- The next day you are going to rinse your cabbage and add it to a big bowl Add the rest of the ingredients and mix thoroughly. Place this mix in mason jars with the lid just lightly screwed on. Allow this mix to ferment for 4 days in the dark pantry.
- You can store it in the fridge after this and leave it to ferment for as long as you like.
- If we experience an off-grid situation you would need only remove these from the fridge and bury them underground.
Estimated Shelf Life: Indefinitely.
Related: The Lost Ninja Superfood
Dehydration is a big part of food preservation for preppers. The ability to pull moisture from food removes one of the most important elements of bacterial growth. That is why dehydration works so well. Here you can find 50 foods you can dehydrate at home.
Fruit leather is a great way to use up lots of fruit and create amazing food that will last on the shelves until you need it most. Fruit leather is also a great addition to several other recipes like granola and fruit bars.
Making fruit leather is a pretty simple process and if you have some fruit and sugar you can get there.
I like ratios and I would rather people remember ratios than any recipe. If you understand ratios than you can recreate things easily. In this case, we are talking about the fruit to sugar ration.
- 2 Parts Fruit: 1 Part Sugar
- 4 cups of strawberries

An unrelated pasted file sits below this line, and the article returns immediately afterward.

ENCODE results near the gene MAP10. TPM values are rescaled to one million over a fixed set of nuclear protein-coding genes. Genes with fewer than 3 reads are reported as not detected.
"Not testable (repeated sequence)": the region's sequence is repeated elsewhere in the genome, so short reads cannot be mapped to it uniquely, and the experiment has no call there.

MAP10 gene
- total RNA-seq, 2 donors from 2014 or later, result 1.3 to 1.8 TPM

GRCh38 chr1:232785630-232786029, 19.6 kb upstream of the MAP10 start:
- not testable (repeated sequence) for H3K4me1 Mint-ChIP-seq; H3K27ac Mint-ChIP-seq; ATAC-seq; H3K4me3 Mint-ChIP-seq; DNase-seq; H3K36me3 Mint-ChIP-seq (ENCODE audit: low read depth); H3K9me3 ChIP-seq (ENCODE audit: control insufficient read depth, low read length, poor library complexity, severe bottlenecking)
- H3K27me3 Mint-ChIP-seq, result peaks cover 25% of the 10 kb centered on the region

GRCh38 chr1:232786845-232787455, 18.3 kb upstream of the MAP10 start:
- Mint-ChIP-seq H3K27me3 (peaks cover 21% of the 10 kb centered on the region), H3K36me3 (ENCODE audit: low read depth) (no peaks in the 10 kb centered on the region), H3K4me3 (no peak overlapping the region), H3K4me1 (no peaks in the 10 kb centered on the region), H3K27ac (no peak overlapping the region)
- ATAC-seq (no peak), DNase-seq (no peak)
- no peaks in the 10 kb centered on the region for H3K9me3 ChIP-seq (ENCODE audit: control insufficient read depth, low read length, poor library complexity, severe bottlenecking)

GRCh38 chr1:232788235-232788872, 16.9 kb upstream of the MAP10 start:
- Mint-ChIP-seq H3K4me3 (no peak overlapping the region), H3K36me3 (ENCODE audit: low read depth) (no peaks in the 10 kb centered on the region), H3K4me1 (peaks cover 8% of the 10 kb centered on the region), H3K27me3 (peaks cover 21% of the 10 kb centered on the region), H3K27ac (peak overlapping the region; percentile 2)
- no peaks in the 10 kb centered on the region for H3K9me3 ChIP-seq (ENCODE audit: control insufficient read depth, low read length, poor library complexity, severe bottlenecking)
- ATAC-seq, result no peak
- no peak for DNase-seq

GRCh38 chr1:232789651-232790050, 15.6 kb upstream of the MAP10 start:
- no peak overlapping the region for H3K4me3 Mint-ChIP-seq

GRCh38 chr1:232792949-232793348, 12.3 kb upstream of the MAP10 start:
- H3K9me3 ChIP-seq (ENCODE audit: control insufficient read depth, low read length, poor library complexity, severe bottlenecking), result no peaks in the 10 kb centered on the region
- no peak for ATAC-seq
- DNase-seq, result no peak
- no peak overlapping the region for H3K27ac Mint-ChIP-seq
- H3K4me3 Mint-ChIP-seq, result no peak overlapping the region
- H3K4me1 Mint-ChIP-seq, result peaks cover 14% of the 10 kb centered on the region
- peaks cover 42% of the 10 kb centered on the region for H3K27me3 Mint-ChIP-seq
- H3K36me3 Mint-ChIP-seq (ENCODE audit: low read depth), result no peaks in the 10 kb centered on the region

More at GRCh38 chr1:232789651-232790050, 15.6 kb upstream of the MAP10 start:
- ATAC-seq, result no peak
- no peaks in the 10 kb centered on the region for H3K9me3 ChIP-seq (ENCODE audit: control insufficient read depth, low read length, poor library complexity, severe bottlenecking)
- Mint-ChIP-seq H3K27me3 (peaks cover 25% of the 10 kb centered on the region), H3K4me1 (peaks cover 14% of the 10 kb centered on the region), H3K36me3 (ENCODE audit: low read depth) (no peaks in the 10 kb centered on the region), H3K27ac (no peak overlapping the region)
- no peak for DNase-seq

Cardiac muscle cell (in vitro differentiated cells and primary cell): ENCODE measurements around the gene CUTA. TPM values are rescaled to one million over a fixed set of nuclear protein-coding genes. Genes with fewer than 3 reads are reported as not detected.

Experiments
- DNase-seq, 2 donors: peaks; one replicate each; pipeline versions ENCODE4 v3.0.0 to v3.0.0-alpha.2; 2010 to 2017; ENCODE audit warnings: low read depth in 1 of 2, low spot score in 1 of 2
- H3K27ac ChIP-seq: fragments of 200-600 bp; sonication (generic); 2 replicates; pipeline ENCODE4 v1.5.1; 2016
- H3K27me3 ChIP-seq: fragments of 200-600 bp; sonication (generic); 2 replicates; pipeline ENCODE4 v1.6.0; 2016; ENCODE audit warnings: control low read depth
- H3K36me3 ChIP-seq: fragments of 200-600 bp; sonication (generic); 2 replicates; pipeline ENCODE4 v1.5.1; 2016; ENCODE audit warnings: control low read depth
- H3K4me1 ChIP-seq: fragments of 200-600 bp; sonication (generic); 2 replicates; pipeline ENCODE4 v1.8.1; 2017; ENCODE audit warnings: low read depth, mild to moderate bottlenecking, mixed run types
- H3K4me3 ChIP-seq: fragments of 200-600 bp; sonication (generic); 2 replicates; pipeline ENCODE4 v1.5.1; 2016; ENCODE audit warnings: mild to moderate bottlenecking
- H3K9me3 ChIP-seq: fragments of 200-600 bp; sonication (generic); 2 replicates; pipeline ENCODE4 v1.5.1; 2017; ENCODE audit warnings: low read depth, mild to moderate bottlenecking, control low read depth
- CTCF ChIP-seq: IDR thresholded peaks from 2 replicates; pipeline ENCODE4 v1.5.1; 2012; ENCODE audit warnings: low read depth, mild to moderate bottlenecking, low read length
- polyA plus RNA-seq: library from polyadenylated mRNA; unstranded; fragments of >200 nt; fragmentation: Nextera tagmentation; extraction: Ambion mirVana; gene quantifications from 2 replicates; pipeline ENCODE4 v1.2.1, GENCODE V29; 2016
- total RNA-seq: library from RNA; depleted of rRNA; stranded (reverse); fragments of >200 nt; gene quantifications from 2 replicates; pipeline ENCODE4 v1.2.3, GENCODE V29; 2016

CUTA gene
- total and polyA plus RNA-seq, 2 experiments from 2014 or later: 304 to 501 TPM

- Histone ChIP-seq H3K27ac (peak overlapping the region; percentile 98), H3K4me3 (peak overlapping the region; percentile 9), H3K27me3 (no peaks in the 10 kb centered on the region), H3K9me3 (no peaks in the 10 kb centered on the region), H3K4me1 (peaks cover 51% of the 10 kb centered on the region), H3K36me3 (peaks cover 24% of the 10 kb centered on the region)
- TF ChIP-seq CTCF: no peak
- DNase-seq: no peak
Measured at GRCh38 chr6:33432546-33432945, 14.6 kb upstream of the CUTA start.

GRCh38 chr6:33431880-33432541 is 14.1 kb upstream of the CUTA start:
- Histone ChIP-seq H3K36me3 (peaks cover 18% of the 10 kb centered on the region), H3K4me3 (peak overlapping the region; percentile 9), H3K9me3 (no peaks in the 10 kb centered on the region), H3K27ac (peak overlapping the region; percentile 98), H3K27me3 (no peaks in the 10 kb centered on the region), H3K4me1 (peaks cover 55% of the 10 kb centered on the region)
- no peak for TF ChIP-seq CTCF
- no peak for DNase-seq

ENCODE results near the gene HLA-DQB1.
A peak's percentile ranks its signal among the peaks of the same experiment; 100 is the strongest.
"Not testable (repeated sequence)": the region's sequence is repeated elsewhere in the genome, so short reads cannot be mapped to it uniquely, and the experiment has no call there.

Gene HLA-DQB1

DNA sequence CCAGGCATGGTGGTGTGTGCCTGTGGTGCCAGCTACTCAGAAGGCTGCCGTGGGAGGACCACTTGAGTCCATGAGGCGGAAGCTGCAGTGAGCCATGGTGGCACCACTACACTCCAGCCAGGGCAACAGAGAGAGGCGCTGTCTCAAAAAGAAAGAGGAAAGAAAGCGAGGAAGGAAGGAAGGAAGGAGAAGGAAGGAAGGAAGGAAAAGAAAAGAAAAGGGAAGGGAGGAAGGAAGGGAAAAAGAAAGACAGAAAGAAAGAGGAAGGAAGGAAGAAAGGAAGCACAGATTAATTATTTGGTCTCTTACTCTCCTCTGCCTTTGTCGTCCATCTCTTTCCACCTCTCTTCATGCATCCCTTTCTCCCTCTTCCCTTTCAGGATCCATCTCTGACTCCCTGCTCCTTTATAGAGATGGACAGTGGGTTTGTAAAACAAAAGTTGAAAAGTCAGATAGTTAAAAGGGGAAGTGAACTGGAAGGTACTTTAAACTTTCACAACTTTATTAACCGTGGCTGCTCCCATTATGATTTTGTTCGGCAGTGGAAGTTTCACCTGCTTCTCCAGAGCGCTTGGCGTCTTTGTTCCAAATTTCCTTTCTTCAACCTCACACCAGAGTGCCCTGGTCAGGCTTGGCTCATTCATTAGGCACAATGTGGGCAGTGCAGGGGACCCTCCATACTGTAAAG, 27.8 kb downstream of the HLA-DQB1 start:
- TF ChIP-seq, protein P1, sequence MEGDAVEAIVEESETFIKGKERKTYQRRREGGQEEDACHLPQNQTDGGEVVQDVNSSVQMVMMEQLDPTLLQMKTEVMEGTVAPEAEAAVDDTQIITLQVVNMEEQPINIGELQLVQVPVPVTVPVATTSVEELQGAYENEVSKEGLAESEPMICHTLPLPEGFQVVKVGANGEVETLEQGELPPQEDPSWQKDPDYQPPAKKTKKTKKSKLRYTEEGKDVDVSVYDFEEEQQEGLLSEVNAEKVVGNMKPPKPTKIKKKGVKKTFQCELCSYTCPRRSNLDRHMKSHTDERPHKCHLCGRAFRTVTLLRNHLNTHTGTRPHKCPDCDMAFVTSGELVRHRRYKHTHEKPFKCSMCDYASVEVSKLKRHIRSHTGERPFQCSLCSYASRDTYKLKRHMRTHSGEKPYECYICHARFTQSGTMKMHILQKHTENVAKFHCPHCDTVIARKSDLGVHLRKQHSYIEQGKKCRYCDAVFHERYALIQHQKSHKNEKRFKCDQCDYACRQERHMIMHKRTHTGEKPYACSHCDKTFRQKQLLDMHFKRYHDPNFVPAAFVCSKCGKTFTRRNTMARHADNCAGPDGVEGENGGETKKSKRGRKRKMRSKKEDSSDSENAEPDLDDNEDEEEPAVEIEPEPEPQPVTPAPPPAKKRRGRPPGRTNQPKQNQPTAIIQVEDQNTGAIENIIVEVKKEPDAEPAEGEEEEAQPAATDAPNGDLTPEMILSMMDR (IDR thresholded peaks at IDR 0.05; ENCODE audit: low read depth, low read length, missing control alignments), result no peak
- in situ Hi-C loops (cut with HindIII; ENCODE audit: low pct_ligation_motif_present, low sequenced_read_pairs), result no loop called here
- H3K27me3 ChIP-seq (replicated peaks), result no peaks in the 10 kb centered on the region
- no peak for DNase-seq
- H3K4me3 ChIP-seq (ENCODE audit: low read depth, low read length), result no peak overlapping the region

- 2 cups of sugar
- Preheat the oven to 180 degrees.
- In a large saucepot place your ingredients. Simmer until you can smash the fruit and sugar into a smooth puree.
- Using a tablespoon, smooth some of the purees out onto a sheet pan that is lined with good wax paper or a Silpat.
- Cook that puree in the oven for about 6-7 hours until it is completely dry.
- Let it cool and cut the fruit puree in the shape you would like to.
Estimated Shelf Life: 4 years.
Related: How to Grow Fruit All Year Round
This is a South African meat preservation method that focuses on the use of vinegar. The word Biltong is Greek and means bed bug!
That is because the coriander seeds, a necessary ingredient, resembled little bed bugs.
- 5 LBS of Lean Meat
- 5 TBSP of Malt or Cider Vinegar
- 3 TSP of Coarse Salt
- 2 TSP of Black Pepper
- 2 TBSP of Coriander Seeds
- Start by toasting your coriander seeds to bring them back to life. In a spice grinder or mortar and pestle bash them up a bit. You can even add the vinegar to this.
- Slice your meat against the grain into 1-inch pieces and place it in a non-reactive container.
- Now dump the rest of the ingredients over top of the meat and allow that mix to sit in the fridge for at least 12 hours. 24 hours wouldn’t hurt.
- Remove the meat from the container and gently pat it dry on a plate. Be careful not to remove all the pepper and coriander.
- Next, you are going to hang this meat, most likely in your fridge with some twine between racks. If you get a few days of cool temperatures, you could hang it outside, but you are gonna want to cover it with cheesecloth to avoid bug infestation. Fridge works great.
- Check it every few days. You want the entire piece of meat to be hard. If it has some give or feels mushy at the center than you are going to have raw meat inside. Let it cure for a few more days.